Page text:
Little Traverse Bay Humane Society executive director Deter Racine holds Trooper, one of the 12 dogs the organization rescued from a puppy mill in southern Illinois. Trooper is available for adoption. (Photo by Jessica Evans)
Jessica Evans News Manager
When Number 50 was brought into Little Traverse Bay Humane Society last week, his black and white fur was matted and tangled and soaked with urine and feces. It hung in clumps around the small dog's face, making it difficult for him to see beyond his fur. This wasn't anything out of the ordinary for this dog, though, as he had never been bathed or groomed in his life.
Number 50 has recently been given a new lease on life and a new name to go with it. Trooper, a four year old Shih Tzu Poodle, will never again be referred to as Number 50, and will look forward to a life full of care and a loving home.
Trooper, who is just one of the 96 dogs rescued from a puppy mill in southern Illinois, was brought to Little Traverse Bay Humane Society (LTBHS), a no-kill shelter in Harbor Springs, with 11 other dogs rescued from the situation. Humane Society staff have worked tirelessly to bathe and groom the 12 dogs, all who were severely neglected with dirty and matted fur. Additionally, the animals will all be spayed and neutered and evaluated for their health and temperament.
According to LTBHS executive director Deter Racine, the dogs were kept in small, cramped cages and were bred extensively in order to produce puppies that were sold to pet stores.
"These dogs came here in the worst possible conditions," she said. "My first reaction was utter sadness. These are the dogs that people don't see. People see the cute little puppies in the pet stores, but these are the ones behind the scenes. It brought tears to my eyes and I just felt terrible looking at them. I knew I had to put that aside though, so that we could start helping them to feel better as quickly as possible."
Grooming the animals was a tedious process, Racine said. Many of the dog's coats came off in one piece when they were shaved down. Racine arrived early the morning the dogs were brought in and personally shaved and groomed the dogs, which took the majority of the day. Trooper, formally, Number 50, breezed through the grooming, which is what earned him his name, despite having little previous interaction with people.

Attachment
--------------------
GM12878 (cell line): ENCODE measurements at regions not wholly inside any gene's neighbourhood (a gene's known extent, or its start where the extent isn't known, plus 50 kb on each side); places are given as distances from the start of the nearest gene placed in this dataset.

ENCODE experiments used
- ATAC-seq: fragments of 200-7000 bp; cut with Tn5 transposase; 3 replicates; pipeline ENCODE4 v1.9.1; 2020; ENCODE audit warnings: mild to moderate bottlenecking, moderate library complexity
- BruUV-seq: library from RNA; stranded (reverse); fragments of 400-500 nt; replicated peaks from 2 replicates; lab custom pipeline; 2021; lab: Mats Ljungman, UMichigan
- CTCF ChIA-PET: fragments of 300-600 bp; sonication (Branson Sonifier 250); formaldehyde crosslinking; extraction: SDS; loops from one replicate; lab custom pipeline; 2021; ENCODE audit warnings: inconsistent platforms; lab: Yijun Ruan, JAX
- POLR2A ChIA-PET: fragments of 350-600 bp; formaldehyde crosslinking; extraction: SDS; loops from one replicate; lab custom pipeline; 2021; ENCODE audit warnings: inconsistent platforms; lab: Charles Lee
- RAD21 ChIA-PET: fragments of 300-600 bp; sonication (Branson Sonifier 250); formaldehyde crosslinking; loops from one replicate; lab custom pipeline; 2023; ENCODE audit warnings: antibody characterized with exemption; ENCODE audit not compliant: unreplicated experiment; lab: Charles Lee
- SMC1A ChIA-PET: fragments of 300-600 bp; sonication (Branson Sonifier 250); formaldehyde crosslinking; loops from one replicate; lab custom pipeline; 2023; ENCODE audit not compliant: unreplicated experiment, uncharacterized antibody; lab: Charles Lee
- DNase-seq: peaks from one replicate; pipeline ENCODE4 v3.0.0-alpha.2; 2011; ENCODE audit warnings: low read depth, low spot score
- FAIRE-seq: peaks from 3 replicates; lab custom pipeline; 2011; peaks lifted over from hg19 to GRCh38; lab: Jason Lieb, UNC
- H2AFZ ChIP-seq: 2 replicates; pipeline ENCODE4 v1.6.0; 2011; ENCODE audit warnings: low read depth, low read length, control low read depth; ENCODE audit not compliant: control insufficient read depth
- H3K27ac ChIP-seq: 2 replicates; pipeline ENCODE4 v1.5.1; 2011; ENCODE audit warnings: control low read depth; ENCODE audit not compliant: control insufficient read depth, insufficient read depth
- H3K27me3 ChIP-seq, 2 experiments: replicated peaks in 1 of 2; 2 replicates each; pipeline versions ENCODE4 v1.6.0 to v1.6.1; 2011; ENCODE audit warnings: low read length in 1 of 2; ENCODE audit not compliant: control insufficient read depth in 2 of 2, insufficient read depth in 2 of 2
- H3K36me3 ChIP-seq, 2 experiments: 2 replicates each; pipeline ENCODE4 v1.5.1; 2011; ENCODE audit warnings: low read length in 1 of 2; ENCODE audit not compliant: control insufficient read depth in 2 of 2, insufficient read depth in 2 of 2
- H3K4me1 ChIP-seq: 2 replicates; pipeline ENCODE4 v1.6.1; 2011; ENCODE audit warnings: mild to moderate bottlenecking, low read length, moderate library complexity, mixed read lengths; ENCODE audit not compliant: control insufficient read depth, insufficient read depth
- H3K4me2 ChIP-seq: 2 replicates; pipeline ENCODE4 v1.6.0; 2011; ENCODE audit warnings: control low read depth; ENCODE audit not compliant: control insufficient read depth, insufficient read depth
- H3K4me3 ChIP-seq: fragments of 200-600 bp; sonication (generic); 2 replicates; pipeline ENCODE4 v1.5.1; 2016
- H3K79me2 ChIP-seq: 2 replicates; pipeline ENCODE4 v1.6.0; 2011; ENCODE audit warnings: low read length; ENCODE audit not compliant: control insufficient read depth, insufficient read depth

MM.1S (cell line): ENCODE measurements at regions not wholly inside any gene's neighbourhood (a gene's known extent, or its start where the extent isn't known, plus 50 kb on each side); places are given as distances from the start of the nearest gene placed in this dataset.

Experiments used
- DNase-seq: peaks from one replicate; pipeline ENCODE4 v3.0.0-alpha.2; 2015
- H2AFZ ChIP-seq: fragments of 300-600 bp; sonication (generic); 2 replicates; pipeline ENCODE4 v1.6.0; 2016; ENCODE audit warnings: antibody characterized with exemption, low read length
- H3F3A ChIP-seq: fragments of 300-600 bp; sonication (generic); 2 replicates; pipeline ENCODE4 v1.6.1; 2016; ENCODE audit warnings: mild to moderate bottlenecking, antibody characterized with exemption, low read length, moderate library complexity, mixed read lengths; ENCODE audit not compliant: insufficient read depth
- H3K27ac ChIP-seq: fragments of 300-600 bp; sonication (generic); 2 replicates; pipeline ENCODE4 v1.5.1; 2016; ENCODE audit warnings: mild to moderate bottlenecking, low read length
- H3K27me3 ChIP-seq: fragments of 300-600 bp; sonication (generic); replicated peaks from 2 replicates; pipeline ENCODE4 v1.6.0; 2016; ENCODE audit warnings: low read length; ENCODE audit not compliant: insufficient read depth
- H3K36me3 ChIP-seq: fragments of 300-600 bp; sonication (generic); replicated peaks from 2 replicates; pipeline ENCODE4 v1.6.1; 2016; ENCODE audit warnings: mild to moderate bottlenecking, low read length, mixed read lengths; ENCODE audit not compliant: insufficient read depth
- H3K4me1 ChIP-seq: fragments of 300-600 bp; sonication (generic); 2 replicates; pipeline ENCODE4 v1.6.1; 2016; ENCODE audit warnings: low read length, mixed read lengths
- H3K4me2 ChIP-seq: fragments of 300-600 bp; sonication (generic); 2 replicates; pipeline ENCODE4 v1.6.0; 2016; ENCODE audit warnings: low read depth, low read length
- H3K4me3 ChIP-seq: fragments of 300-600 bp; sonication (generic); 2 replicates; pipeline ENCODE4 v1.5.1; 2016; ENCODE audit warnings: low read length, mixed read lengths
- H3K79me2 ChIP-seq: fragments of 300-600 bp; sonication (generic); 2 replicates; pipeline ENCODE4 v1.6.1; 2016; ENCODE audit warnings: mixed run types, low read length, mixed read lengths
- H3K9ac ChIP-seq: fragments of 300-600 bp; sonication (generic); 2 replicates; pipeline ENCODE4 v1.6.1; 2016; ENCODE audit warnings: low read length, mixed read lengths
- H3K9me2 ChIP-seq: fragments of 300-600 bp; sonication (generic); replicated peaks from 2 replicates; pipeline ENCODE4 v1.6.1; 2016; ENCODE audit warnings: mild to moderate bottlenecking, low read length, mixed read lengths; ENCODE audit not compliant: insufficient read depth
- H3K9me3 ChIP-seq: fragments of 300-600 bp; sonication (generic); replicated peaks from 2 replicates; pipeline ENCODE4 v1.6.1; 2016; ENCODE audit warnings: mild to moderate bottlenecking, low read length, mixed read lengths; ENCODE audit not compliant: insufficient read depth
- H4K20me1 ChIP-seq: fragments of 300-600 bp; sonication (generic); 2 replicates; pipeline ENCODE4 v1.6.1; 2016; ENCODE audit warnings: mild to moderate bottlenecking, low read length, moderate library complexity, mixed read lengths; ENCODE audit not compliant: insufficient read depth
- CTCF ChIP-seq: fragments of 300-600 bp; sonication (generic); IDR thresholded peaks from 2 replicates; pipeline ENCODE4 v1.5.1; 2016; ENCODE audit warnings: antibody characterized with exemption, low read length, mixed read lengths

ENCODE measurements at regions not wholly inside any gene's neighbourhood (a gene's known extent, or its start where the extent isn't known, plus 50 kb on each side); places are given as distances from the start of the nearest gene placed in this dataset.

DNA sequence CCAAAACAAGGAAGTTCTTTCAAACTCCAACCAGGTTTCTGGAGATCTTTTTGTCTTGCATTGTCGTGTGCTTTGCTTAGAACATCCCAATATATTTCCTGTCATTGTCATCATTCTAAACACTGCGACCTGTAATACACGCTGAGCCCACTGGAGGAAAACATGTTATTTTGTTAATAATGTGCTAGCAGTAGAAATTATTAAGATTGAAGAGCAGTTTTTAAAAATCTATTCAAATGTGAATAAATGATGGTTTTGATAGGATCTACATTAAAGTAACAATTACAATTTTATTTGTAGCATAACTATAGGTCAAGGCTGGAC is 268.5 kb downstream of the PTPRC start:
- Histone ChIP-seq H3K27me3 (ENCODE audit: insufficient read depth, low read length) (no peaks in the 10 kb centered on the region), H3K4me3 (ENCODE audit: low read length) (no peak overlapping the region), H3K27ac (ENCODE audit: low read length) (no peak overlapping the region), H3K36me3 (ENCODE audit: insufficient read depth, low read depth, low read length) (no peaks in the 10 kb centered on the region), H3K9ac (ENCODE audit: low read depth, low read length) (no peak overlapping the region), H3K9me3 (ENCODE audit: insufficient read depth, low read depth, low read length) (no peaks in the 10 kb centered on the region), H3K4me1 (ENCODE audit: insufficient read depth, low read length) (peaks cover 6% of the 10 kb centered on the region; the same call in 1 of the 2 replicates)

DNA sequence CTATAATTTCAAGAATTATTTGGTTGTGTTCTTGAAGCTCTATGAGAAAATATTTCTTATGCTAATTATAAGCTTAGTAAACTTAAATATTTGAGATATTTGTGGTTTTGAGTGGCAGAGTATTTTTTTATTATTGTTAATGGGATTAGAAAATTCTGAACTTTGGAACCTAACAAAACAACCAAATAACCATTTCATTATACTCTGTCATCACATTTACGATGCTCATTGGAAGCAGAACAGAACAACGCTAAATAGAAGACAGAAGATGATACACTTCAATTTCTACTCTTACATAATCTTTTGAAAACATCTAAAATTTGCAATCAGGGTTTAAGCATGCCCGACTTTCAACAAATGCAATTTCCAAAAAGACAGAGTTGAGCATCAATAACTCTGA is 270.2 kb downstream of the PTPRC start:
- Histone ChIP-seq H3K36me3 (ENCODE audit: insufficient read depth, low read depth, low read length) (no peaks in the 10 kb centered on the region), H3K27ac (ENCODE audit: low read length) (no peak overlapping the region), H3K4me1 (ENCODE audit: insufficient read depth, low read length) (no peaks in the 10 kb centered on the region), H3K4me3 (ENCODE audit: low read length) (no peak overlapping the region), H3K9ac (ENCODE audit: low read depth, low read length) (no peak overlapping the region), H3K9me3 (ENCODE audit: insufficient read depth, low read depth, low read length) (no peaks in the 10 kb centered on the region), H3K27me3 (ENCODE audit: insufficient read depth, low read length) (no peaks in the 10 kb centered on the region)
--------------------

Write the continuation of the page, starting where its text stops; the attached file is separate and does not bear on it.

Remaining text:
According to LTBHS associate director, Marci Singer, the dogs had little to no human contact and had no opportunity to act as a normal dog might in terms of playing outside, being walked or groomed or even petted.
"These are animals that have never gotten to feel the grass on their feet," Singer explained. "They have the ability to become wonderful pets and they truly want to be loved, but they just don't know how. Anyone who is looking to adopt one of these dogs will need to have patience, but in the end, they'll have a great dog."
Like Trooper, the majority of the dogs did well while being groomed, and according to Singer, most of them just require a bit of time and care. Following the grooming, the 12 dogs looked like completely different animals, Singer said.
"You could finally see the look on their face and it's almost as if they knew they were finally being cared for," she said. "They went into the grooming room as just a number, and came out with names and personalities."
Singer noted that each animal coming through their facility could cost upwards of $250, depending on their medical needs. Though it takes a great deal of time, energy and funds to care for animals such as the 12 puppy mill dogs, getting these animals into loving homes is what they are there to do, Singer said.
"This is why we're here," she said. "We're here for the animals who have nowhere to go and be part of the solution in finding them good homes. Seeing these dogs after they're groomed and how grateful they seem to be really exemplifies our motto that true love is rescued."
Little Traverse Bay Humane Society, which is a no-kill, 100-percent donor-funded non-profit organization, sees cases like this come through their doors at least once a year. The organization is constantly taking in animals from this community and others as well, some from downstate or even from hundreds of miles away. According to Singer and Racine, taking in these dogs was just another day for them.
"Literally, this is what we do every day," Racine said. "We took in a total of 24 dogs and cats last week combined, with eight dogs just from Emmet County alone. While this whole thing with the puppy mill dogs was going on, that day we had a Girl Scout troop here in addition to still adopting out other animals and running the facility as we usually do."
Racine noted that she is grateful to the community and their donors for giving them the support to continue to save lives.
"We're so lucky to have such a strong following," she said. "People like to know what we're up to and when we have something like this happen, they are very supportive and want to help whether it's monetarily, volunteering their time, donating items or just giving us words of encouragement. We appreciate it all."
The dogs, which include smaller breeds such as Shih Tzus, Yorkies and Schnauzers, among others, range in age from one to seven years old and will all be available for adoption by the end of the week. Some of the dogs are already evaluated, sterilized and currently ready to be adopted. For more information about the dogs or Little Traverse Bay Humane Society, call 231-347-2396 or go to www.ltbhs.com.